Most children acquire the same eye color or a similar shaped nose from their parents, but I've inherited much more: a passion for learning and an insatiable curiosity which has served me well throughout my academic career. My father, an electrical engineer, taught me to explore the world with inquisitive eyes, constantly seeking to learn more, to understand more. I watched him for hours as he worked on elevator schematics at home, wondering what all the various symbols and lines meant. I was fascinated by technology and wanted to know how and why things worked the way they did.
"How does this toaster work?" "What’s inside this VCR?" I was never satisfied with the simplified answers that my parents sometimes gave to these questions. So I discovered many answers for myself by exploring and experimenting.
My playground was a jumble of old circuit boards, spare electric wire, and an assortment of broken appliances. I spent hours disassembling and tinkering with the amazing treasures I found lying around our garage. My mother, a first grade teacher, noticed my intellectual curiosity and encouraged my childhood explorations. She gave me piles of mind-opening children's books, which I willingly read. Books like "What Makes Popcorn Pop, and Other Questions about the World around Us" allowed me to discover the irresistible appeal of imaginative questions and their fascinating answers.
I was given a remarkable amount of freedom at a young age. When I was 6, my parents bought an old computer for $25 from a local yard sale with the intention of letting me loose on it. I was thrilled. Motivated by curiosity, I delved into it at once and learned how to use each and every feature of the computer's antiquated MS-DOS operating system. With my father's help and an old programming book by my side, I even created simple videogames for my younger brother to play.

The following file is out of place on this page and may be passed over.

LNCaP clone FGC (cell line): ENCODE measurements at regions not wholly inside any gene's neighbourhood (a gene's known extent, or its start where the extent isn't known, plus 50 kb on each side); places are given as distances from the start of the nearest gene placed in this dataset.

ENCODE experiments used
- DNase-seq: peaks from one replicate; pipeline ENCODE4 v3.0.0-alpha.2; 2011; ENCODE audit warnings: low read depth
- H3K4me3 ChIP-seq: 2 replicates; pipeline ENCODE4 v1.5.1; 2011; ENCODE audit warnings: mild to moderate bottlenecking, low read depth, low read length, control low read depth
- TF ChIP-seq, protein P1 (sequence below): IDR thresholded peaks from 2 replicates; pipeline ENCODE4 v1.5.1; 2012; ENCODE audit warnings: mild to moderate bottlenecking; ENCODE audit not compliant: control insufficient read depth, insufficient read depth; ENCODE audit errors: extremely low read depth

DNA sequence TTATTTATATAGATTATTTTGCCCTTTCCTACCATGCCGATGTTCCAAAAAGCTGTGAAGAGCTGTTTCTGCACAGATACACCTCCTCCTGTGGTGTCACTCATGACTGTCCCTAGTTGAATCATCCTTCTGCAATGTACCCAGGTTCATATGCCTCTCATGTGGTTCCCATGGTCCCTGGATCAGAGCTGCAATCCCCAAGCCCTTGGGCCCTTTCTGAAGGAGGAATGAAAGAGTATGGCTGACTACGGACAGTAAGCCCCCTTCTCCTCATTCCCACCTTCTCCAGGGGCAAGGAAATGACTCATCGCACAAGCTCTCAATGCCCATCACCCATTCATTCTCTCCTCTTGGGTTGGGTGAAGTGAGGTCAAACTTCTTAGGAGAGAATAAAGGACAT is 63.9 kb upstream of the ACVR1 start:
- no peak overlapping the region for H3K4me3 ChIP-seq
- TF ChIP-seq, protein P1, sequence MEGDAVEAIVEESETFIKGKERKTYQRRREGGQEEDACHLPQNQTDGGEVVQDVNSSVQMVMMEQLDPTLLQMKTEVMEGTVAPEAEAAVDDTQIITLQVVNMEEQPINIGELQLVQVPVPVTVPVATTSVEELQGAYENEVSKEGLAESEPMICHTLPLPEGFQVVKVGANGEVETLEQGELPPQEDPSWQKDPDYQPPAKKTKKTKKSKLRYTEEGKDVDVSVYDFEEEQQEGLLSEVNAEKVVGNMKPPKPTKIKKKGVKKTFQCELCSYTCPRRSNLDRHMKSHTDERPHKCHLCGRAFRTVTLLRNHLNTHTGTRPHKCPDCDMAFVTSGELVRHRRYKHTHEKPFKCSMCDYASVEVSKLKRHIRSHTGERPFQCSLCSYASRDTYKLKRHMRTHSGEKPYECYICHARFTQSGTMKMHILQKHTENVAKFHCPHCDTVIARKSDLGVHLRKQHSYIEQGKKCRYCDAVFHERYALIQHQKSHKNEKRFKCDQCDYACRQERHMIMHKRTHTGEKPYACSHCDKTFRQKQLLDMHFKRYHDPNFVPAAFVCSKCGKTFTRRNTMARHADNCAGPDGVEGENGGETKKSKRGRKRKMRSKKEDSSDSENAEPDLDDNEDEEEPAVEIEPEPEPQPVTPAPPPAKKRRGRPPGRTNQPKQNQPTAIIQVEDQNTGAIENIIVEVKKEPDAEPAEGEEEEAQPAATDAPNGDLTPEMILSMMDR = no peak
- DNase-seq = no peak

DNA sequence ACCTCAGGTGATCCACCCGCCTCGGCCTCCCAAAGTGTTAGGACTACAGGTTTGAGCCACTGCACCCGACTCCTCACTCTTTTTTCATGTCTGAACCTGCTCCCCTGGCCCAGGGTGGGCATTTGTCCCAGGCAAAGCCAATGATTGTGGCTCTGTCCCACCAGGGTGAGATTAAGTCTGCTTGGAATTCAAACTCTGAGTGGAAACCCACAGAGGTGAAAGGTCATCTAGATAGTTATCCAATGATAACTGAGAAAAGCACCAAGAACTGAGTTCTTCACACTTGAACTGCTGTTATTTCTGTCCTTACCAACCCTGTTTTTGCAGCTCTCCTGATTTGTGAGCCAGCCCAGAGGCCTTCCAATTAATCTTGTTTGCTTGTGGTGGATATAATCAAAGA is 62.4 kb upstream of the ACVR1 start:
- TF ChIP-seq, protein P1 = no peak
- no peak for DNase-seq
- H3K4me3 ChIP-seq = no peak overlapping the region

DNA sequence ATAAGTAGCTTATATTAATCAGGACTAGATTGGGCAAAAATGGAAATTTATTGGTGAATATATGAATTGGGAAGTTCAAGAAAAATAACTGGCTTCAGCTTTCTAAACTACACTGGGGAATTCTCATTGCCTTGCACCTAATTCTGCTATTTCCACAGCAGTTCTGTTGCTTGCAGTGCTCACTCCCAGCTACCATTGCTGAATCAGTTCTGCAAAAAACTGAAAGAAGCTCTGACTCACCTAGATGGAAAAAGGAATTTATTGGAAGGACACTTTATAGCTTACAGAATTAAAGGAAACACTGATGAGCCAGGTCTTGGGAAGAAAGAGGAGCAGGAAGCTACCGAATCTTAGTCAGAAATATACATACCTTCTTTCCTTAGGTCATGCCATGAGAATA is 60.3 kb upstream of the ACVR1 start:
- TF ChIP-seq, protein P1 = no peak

My parents taught me to be independent and self-motivated by providing me opportunities to learn by trial and error. I recall an episode where my parents bought a new microwave when I was just 8 years old. As they unpacked the microwave, I caught sight of the owner's manual and asked to see it. After reading the 40-page text front-to-back, I learned one very important thing: how to use a feature called "child lock," or as I saw it, "parent lock." By pressing a special sequence of buttons on the microwave, I disabled it, thus protecting my parents from the dangers of using the appliance without my supervision. Until this day, the first thing I do after buying a new gadget is read the entire manual, in search of nifty features.
My intellectual curiosity is the result of a unique combination of early influences and childhood experiences which have fueled my passion for learning inside and outside of the classroom -- learning from everything I do. I hope to continue applying this curiosity to all aspects of my life, exploring the world through the eyes of my childhood persona. By refusing to accept the obvious explanation, refusing to settle for a superficial understanding, and refusing to endure the status quo, great American innovators like my role model Benjamin Franklin created new knowledge, new technologies, and new innovations. I strive to do the same. It's part of who I am, and what drives me to become successful and happy.